Production and Properties of Biochar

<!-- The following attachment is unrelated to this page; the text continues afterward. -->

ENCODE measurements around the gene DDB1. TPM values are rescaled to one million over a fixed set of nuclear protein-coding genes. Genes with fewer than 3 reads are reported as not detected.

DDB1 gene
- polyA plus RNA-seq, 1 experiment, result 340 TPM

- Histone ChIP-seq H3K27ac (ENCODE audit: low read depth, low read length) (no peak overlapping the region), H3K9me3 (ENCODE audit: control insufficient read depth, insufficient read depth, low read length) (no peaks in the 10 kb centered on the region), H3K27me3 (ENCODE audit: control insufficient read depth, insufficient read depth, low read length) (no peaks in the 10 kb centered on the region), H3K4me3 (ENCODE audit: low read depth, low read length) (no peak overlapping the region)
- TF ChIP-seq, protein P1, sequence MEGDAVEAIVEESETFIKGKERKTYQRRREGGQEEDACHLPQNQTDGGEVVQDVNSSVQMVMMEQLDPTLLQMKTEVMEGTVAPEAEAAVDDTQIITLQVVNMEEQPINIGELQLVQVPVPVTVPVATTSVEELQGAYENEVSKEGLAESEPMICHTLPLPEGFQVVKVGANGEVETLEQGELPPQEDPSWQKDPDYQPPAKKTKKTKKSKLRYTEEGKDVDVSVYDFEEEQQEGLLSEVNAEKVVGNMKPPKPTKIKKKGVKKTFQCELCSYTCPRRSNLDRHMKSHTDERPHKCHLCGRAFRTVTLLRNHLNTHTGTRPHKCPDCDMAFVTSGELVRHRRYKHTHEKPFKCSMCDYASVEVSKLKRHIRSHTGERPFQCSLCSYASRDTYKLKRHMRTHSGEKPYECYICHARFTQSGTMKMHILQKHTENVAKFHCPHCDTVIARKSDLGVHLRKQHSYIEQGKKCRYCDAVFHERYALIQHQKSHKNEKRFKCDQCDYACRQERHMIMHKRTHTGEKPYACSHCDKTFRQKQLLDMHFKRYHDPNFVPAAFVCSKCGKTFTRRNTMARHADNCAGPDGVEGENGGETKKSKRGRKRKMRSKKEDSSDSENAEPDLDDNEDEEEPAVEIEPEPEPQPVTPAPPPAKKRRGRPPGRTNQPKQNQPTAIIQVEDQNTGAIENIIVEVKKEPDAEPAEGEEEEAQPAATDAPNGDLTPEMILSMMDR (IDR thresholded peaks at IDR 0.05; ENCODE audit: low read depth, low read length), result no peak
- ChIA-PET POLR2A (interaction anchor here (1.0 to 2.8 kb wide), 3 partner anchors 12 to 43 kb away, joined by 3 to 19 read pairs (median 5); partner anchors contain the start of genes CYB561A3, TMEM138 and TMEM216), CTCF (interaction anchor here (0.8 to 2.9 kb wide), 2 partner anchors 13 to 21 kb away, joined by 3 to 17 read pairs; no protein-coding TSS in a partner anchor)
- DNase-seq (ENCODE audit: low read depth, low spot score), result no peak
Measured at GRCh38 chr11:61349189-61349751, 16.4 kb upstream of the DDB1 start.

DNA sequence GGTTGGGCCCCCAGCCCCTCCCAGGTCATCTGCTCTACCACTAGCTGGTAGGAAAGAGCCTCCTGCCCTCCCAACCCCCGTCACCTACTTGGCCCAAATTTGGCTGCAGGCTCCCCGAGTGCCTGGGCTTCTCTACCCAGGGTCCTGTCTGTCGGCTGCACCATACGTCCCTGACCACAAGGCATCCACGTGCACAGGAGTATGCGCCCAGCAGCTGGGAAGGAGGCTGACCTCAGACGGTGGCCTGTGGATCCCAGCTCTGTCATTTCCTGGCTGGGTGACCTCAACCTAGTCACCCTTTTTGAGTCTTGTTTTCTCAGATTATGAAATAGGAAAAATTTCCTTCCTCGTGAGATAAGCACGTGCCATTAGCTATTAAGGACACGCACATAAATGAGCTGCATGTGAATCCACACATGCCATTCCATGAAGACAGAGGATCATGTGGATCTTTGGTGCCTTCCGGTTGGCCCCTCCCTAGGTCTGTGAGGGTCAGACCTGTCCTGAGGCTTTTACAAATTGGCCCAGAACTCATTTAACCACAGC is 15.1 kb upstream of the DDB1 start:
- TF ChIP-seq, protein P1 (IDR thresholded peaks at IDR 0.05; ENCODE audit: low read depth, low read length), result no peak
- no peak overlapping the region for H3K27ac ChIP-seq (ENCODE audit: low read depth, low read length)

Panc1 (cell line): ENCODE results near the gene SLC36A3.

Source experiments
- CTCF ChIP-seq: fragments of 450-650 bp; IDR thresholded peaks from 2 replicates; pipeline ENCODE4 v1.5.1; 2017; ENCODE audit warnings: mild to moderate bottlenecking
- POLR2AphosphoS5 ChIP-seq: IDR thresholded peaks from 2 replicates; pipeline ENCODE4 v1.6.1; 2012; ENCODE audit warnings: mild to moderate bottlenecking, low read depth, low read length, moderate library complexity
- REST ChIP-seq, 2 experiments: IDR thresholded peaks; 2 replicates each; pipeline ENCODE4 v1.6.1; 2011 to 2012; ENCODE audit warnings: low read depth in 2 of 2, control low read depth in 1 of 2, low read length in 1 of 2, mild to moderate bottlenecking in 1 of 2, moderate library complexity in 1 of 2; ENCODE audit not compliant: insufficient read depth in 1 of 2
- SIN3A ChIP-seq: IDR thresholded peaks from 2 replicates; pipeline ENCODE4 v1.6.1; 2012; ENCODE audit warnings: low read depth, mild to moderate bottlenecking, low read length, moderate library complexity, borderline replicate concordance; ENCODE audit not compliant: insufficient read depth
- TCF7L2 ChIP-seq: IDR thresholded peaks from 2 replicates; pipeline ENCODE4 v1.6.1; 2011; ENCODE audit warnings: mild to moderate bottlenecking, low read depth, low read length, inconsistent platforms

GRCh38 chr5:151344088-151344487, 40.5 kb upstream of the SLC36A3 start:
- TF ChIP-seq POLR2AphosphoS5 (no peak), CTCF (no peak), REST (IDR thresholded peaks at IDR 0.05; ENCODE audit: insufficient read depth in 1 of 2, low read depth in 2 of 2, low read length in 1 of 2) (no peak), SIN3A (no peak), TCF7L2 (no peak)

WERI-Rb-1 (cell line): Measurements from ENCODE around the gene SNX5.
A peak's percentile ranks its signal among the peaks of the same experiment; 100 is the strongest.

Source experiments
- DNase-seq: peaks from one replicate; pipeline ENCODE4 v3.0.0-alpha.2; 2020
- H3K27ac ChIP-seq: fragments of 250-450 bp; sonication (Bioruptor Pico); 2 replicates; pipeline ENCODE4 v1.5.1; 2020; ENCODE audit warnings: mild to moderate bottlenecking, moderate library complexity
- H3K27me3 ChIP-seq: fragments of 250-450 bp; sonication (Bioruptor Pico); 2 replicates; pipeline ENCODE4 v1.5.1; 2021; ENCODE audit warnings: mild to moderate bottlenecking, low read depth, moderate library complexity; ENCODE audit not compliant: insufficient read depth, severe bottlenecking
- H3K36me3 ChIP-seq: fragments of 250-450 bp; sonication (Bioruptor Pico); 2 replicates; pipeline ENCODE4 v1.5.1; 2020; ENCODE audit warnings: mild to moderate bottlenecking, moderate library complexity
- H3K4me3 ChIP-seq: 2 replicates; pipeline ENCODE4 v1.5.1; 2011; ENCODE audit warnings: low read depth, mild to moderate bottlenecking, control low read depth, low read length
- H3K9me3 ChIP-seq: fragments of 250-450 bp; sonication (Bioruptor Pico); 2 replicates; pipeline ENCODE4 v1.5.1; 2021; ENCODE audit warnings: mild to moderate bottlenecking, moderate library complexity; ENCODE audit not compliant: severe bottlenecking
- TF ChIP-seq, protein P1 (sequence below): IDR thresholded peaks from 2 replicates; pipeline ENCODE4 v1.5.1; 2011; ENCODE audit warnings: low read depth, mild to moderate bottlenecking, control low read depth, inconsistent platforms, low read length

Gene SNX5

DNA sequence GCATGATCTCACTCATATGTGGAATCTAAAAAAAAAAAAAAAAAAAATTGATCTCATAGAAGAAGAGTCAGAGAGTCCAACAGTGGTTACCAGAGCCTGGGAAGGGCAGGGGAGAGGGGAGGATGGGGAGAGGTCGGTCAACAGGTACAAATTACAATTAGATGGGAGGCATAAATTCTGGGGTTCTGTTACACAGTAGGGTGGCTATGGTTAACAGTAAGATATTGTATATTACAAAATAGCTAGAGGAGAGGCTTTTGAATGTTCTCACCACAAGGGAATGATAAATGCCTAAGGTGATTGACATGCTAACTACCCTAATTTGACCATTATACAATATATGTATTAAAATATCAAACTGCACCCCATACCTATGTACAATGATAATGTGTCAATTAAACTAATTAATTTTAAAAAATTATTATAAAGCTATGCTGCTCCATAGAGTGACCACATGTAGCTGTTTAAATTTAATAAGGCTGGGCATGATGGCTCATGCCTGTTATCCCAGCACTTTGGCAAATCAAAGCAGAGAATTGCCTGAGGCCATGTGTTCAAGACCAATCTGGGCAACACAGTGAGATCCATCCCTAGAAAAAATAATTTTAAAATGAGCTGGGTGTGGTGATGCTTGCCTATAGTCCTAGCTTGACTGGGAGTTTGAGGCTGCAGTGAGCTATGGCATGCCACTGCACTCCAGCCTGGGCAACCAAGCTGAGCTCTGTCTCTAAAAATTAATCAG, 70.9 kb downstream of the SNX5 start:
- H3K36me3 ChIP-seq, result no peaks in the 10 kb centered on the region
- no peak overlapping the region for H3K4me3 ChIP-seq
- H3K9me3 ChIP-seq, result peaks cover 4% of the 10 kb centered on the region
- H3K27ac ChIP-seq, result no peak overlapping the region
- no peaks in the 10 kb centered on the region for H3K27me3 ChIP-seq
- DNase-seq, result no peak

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Biochar, the solid product of biomass pyrolysis, has been produced and utilized for many thousand years. It is one of the most versatile solid fuels with applications ranging from heat and power production to metallurgy and also to non-energetic utilizations in agriculture and medicine. Biochar is gaining increasing popularity as a replacement for fossil carbon carriers, in an attempt to reduce greenhouse gas emissions. This thesis investigates the production and properties of biochar. First, it provides a comprehensive characterization of biochar by reviewing a large number of experimental data. The properties considered in this review include product yields, elemental and proximate composition, energy content, pH-value, reactivity, cation exchange capacity, density and porosity, surface area, pore volume and pore size distribution, hydrophobicity and water holding capacity, mechanical stability as well as thermal and electromagnetic properties. The characteristics are always shown as a function of production conditions, most importantly the heat treatment temperature. The devolatilization behavior of forest residues has been investigated in the experimental part of this thesis. Mixed forest residues and bark were used as a feedstock in fast pyrolysis experiments in a drop tube reactor at temperatures of 827, 1027 and 1327 °C. The composition of the devolatilized gases and the char were determined. The gravimetric determination of the mass yield was not possible due to the specific experimental setup and therefore had to be calculated. Common methods such as the ash tracer method proved to be unreliable for biomass due to the release of inorganics into the gas phase during conversion. Therefore, a novel method was proposed, in which the solid mass yield is calculated based on the volatile matter content of the biomass and the char. It could be shown that this method predicts the mass yield of biomass slow pyrolysis with reasonable accuracy. This contradicts somewhat the assumption that secondary char may form from repolymerization of tars during slow pyrolysis. This novel approach has been transferred and used to calculate the solid yield of the drop tube experiments. Modeling can be used as a tool to improve the fundamental understanding of physical transport phenomena and chemical reactions taking place during biochar production. In the modeling part of this thesis, a novel approach for mathematical description of biomass pyrolysis and gasification is presented. The reactor model is based on a stochastic reactor approach. Instead of solving transport equations in all spatial dimensions as in classical computational fluid dynamics, state variables are described using a probability density function. This makes the approach computationally efficient and especially appealing for industrial applications. Experimental data from literature was used to validate the model and the calculated results were found to be in good agreement with the measured data from the experiment.